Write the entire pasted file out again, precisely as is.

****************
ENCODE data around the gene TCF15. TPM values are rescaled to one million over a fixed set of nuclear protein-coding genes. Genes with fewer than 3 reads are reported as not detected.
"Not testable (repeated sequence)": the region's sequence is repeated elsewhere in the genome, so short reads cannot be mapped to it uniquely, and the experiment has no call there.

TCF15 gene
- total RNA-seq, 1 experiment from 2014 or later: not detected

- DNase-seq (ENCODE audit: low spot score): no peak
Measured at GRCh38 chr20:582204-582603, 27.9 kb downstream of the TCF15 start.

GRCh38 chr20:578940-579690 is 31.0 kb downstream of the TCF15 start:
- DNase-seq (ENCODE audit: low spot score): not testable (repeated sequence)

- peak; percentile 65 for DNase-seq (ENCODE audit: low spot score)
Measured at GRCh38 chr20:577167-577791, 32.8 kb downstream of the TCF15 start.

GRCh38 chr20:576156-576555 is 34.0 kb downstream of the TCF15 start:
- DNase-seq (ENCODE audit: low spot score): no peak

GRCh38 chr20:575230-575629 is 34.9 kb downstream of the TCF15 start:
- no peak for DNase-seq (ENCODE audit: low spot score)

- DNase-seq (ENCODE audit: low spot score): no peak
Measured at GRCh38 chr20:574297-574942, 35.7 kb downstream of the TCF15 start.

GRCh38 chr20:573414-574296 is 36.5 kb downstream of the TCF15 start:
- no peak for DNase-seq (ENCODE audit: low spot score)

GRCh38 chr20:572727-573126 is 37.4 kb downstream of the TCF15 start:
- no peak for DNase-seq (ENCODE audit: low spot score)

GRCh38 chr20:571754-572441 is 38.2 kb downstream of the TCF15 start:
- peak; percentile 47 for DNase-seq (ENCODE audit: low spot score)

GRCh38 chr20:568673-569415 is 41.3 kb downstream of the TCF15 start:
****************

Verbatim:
ENCODE data around the gene TCF15. TPM values are rescaled to one million over a fixed set of nuclear protein-coding genes. Genes with fewer than 3 reads are reported as not detected.
"Not testable (repeated sequence)": the region's sequence is repeated elsewhere in the genome, so short reads cannot be mapped to it uniquely, and the experiment has no call there.

TCF15 gene
- total RNA-seq, 1 experiment from 2014 or later: not detected

- DNase-seq (ENCODE audit: low spot score): no peak
Measured at GRCh38 chr20:582204-582603, 27.9 kb downstream of the TCF15 start.

GRCh38 chr20:578940-579690 is 31.0 kb downstream of the TCF15 start:
- DNase-seq (ENCODE audit: low spot score): not testable (repeated sequence)

- peak; percentile 65 for DNase-seq (ENCODE audit: low spot score)
Measured at GRCh38 chr20:577167-577791, 32.8 kb downstream of the TCF15 start.

GRCh38 chr20:576156-576555 is 34.0 kb downstream of the TCF15 start:
- DNase-seq (ENCODE audit: low spot score): no peak

GRCh38 chr20:575230-575629 is 34.9 kb downstream of the TCF15 start:
- no peak for DNase-seq (ENCODE audit: low spot score)

- DNase-seq (ENCODE audit: low spot score): no peak
Measured at GRCh38 chr20:574297-574942, 35.7 kb downstream of the TCF15 start.

GRCh38 chr20:573414-574296 is 36.5 kb downstream of the TCF15 start:
- no peak for DNase-seq (ENCODE audit: low spot score)

GRCh38 chr20:572727-573126 is 37.4 kb downstream of the TCF15 start:
- no peak for DNase-seq (ENCODE audit: low spot score)

GRCh38 chr20:571754-572441 is 38.2 kb downstream of the TCF15 start:
- peak; percentile 47 for DNase-seq (ENCODE audit: low spot score)

GRCh38 chr20:568673-569415 is 41.3 kb downstream of the TCF15 start: